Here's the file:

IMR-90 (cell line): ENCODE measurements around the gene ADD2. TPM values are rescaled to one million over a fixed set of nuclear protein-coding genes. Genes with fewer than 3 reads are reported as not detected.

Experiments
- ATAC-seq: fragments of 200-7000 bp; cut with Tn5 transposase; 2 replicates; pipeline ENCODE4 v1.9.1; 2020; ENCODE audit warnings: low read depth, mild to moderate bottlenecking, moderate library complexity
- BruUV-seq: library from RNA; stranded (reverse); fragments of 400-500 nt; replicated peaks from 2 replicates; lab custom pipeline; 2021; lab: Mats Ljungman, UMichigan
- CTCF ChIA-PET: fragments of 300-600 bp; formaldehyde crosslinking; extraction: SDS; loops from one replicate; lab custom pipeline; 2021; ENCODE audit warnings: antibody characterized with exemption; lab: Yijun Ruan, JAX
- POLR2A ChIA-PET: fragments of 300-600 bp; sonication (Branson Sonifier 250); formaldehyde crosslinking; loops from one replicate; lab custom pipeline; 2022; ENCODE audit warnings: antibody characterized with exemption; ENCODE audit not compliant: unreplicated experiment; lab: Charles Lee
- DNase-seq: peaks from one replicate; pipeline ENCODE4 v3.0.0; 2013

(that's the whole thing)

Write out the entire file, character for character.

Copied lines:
IMR-90 (cell line): ENCODE measurements around the gene ADD2. TPM values are rescaled to one million over a fixed set of nuclear protein-coding genes. Genes with fewer than 3 reads are reported as not detected.

Experiments
- ATAC-seq: fragments of 200-7000 bp; cut with Tn5 transposase; 2 replicates; pipeline ENCODE4 v1.9.1; 2020; ENCODE audit warnings: low read depth, mild to moderate bottlenecking, moderate library complexity
- BruUV-seq: library from RNA; stranded (reverse); fragments of 400-500 nt; replicated peaks from 2 replicates; lab custom pipeline; 2021; lab: Mats Ljungman, UMichigan
- CTCF ChIA-PET: fragments of 300-600 bp; formaldehyde crosslinking; extraction: SDS; loops from one replicate; lab custom pipeline; 2021; ENCODE audit warnings: antibody characterized with exemption; lab: Yijun Ruan, JAX
- POLR2A ChIA-PET: fragments of 300-600 bp; sonication (Branson Sonifier 250); formaldehyde crosslinking; loops from one replicate; lab custom pipeline; 2022; ENCODE audit warnings: antibody characterized with exemption; ENCODE audit not compliant: unreplicated experiment; lab: Charles Lee
- DNase-seq: peaks from one replicate; pipeline ENCODE4 v3.0.0; 2013